The heart of a boxer

By Melissa Walsh   Photos: Yanni

It appears a juxtaposition to put boxing and harmony together yet former professional boxer, Ron Smith, manages to set the record straight on how boxing can bring peace and transform lives forever.

At 72 years of age, Ron is a true hero and inspiration to many people but this gentle soul has learnt his lessons from the school of hard knocks. These days, he and his wife, Sharyn run Mt Eliza Boxing Centre and The Centre for Lifelong Health and Fitness from their home in Mt Eliza.

Born in Collingwood on June 8, 1944, Ron remembers what it was like to grow up in a poor family.

“Mum and dad had come out from England. Dad was one of the Rats of Tobruk and badly wounded. He ended up in a Repat Hospital which is where I was conceived. We were very poor. I remember coming home from school and mum would be sitting on the front steps because we were kicked out, as we couldn’t pay the rent. I loved sport, but went to seven different schools as we were always moving. We moved to Castlemaine as a kid but I left school at 13 to get a job and help mum and dad out. Next door to our home was a big property where I used to get up early and help the old bloke out with the horses. At 13 I got a job as an apprentice jockey at the racing stables in Caulfield but grew too big by 15 and had to leave. By this stage my parents had a war service home in Montmorency so I lived there and started an apprenticeship as a fitter and turner in Preston.”

Like many teenagers, Ron ended up hanging out with the wrong crowd but it was just the catalyst he needed to change his life.

“I started thinking I was tough and knocking around with older boys who were pinching cars and breaking into shops. I was only 15 when we all got caught so I went to Children’s Court while the others ended up in jail,” said Ron. “I was put on probation and this was a turning point in my life as it was when I met George Newton. He was an unarmed combat instructor with the army and my probation officer. Part of the deal was I had to go to a police youth boys club which he ran in Eltham. I’d never even thought about boxing until I went there and I soon discovered that George was the toughest man I knew. He became like my pseudo dad, and taught me that if you work harder than everybody else you could be successful at what you do.”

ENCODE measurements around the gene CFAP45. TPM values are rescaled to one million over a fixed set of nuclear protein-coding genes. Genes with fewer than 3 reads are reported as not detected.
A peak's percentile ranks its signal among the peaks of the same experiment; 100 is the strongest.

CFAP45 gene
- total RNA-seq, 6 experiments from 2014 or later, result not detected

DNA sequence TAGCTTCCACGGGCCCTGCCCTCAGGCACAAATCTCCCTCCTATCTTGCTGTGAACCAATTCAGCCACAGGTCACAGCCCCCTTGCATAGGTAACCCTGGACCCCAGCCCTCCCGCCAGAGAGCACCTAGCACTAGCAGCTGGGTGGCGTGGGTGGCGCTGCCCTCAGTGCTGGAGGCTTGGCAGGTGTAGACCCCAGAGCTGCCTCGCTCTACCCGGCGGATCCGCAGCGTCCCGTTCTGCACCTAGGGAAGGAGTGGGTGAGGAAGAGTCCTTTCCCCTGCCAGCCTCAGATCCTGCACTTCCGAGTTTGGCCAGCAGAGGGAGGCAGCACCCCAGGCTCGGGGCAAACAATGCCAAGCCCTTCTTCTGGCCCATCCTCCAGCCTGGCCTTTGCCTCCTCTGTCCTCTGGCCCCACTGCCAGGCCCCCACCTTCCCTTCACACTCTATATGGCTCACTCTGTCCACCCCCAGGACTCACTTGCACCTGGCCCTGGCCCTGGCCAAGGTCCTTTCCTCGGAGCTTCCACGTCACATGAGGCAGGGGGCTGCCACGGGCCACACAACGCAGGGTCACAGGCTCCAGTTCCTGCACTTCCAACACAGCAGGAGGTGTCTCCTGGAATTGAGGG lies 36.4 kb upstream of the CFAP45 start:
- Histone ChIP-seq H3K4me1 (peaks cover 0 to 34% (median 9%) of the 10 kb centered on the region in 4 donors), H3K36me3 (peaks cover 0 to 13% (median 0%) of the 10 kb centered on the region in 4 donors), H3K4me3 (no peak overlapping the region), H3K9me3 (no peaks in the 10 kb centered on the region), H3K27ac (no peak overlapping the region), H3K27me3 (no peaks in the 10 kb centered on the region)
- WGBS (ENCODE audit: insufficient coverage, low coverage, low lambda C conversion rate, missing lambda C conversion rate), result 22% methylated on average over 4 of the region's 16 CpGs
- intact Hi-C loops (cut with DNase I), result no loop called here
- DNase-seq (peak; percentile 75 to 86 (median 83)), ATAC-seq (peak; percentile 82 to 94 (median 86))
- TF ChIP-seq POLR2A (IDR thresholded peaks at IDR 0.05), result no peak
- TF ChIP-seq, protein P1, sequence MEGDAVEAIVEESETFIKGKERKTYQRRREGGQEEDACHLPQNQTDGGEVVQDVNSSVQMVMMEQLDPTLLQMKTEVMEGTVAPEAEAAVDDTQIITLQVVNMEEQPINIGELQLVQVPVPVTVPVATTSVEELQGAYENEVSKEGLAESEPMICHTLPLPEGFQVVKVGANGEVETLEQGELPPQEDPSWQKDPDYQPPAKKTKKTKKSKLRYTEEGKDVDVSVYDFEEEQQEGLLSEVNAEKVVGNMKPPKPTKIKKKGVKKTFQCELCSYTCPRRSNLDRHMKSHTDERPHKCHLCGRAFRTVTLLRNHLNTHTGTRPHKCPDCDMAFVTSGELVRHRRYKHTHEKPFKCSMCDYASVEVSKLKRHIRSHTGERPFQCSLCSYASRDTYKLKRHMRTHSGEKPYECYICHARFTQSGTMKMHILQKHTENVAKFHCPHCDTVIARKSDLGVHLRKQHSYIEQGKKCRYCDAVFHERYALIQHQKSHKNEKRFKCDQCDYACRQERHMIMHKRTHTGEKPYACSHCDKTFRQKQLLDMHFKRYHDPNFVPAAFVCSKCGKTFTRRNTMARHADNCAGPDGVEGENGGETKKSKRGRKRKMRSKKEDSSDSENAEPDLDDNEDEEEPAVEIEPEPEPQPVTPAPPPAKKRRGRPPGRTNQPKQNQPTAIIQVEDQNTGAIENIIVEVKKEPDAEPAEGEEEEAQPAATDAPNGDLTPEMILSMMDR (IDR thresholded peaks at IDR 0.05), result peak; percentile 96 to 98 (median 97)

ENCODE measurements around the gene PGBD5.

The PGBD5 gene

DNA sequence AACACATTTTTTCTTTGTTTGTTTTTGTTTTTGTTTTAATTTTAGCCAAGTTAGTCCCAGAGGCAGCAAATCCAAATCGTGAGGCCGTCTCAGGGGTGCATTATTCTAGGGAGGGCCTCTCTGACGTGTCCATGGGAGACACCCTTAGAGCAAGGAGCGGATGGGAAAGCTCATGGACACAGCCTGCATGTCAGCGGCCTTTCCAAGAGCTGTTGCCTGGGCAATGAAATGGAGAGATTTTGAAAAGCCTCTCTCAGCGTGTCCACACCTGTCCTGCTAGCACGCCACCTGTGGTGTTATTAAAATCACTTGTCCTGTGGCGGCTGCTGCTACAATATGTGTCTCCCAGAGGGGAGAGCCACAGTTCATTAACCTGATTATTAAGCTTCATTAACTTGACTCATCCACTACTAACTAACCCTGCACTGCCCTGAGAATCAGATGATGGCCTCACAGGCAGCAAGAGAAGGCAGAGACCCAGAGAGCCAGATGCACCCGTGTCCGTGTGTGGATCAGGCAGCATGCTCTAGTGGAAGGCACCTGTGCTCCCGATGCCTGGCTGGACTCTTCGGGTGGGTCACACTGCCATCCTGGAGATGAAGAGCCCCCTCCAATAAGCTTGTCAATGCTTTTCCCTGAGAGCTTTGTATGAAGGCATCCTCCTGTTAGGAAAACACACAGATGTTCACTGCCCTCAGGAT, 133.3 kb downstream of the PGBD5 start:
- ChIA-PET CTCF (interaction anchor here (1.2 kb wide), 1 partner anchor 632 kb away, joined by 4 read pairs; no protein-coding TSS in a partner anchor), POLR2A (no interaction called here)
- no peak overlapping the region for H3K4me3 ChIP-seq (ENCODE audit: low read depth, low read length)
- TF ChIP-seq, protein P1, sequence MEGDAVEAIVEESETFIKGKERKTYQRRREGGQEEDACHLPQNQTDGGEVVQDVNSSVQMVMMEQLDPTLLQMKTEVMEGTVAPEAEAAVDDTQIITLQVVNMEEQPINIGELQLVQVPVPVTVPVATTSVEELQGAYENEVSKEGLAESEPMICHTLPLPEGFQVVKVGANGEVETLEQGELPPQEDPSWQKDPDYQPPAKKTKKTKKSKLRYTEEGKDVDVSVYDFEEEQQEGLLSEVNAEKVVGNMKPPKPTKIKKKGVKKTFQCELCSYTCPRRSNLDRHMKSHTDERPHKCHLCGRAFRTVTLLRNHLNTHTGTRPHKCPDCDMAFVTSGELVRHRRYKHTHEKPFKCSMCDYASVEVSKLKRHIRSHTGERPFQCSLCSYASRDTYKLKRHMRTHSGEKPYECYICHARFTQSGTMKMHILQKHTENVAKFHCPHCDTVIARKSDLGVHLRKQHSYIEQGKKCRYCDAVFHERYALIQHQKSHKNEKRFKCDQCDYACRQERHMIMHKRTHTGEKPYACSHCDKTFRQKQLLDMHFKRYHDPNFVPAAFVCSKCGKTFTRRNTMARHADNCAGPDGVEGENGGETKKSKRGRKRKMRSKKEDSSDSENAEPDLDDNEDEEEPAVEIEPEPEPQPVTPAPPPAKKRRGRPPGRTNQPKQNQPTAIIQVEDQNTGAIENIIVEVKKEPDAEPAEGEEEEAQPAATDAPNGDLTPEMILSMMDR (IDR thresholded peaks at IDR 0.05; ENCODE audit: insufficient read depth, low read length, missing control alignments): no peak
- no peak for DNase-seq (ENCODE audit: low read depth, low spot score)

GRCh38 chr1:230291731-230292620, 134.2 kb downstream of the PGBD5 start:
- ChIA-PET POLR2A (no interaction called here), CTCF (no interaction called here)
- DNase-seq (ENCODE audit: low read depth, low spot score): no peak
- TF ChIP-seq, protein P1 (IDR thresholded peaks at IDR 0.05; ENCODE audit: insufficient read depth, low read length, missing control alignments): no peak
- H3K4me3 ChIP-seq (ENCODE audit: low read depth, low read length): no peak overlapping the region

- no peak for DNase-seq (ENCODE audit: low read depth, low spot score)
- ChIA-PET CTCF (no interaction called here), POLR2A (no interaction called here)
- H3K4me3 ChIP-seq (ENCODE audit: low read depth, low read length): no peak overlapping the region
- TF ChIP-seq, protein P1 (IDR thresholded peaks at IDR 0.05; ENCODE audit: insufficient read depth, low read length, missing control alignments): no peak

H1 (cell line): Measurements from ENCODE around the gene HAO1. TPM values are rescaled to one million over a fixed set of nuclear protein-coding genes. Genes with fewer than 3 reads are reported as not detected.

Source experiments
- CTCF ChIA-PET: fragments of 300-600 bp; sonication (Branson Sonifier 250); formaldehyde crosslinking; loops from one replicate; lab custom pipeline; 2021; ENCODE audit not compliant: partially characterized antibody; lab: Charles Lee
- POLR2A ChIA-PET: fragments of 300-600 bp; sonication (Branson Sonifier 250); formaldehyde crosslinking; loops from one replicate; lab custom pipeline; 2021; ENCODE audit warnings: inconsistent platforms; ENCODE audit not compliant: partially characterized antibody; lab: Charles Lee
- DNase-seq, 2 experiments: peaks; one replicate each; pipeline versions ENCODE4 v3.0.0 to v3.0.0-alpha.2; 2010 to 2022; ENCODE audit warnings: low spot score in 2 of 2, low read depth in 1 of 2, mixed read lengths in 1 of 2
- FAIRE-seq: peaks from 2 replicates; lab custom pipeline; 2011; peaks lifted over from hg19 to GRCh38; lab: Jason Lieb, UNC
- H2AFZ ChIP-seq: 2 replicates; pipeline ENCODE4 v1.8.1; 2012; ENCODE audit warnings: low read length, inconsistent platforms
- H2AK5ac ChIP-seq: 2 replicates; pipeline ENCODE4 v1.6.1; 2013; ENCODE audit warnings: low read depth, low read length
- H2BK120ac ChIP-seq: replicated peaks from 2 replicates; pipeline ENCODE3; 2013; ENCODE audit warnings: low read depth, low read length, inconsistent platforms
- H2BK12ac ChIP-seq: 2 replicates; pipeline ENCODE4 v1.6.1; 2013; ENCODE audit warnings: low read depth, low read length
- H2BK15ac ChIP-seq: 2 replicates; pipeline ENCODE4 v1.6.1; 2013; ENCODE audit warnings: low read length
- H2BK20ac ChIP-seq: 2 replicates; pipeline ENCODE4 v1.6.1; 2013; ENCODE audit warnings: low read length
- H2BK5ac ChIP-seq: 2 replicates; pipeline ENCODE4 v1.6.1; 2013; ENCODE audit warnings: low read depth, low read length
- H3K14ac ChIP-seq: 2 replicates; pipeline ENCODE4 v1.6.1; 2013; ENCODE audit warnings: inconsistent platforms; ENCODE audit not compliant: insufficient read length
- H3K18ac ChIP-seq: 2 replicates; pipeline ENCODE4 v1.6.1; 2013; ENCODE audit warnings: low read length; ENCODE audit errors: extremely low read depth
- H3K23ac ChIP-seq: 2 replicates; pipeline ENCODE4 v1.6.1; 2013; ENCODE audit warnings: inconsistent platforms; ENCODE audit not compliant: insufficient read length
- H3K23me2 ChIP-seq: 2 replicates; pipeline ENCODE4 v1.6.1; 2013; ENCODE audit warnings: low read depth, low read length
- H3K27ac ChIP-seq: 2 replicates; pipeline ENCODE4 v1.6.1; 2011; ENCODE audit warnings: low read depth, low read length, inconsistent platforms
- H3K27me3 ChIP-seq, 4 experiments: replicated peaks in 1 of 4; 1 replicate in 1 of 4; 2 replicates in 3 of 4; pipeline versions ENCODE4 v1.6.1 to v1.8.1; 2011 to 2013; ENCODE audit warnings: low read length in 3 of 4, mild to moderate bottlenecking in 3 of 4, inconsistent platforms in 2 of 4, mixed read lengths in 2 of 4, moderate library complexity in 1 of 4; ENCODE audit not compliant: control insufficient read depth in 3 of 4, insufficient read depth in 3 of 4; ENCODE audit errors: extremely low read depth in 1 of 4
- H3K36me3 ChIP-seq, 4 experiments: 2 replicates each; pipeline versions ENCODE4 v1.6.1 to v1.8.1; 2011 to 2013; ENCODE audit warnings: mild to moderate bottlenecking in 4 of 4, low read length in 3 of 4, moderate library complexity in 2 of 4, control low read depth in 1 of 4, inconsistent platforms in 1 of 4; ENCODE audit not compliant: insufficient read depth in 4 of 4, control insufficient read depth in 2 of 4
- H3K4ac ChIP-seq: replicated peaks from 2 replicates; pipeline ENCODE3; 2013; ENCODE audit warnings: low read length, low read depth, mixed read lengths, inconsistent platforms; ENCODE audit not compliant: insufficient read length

As it turned out Ron was quite good at boxing and within seven months had been in a dozen fights and won a Victorian amateur junior boxing title.

“Two years later I fought for the Australian title to go to the Commonwealth Games in Perth. I was beaten in that fight in Sydney by the chap that ended up winning the gold medal. His name was Jeff Dynevor who became the first indigenous Australian to win a gold medal at the Commonwealth Games,” said Ron, who then went on to try out for the 1964 Olympics.

“I qualified to fight on Channel Nine with a guy who was in the weight division above me. He was selected and I received a pair of shoes. At the time I thought it was the most devastating thing that could happen. I was 20. When I look back I realise it is not the slightest bit important to my life.”

In a decade of boxing from 15 years of age to 25, Ron had 108 fights, 90 bouts at a high level, with 18 pro fights televised on channel Seven’s TV Ringside, and spent thousands of rounds in the gymnasium sparring and doing interclub competitions.

“It opened doors that normally a young kid from a poor family would never have and taught me a lot about life rather than boxing,” said Ron, who has made sure that he passed down his knowledge and philosophy from the golden age of boxing.

“In my opinion boxing really started a couple of centuries ago and it was called the noble art of self-defence. And boxing in those days was what a lot of young boys learnt at school,  youth clubs and orphanages around the world and it was really about learning how to protect yourself, how to defend , how to evade. It wasn’t about aggression. It was about learning skills, how to move, how to balance and score punches to achieve winning the competition. It certainly was not about trying to hurt another person and at the end of the day two people in the ring had the utmost respect for each other and that showed in and out of the ring.”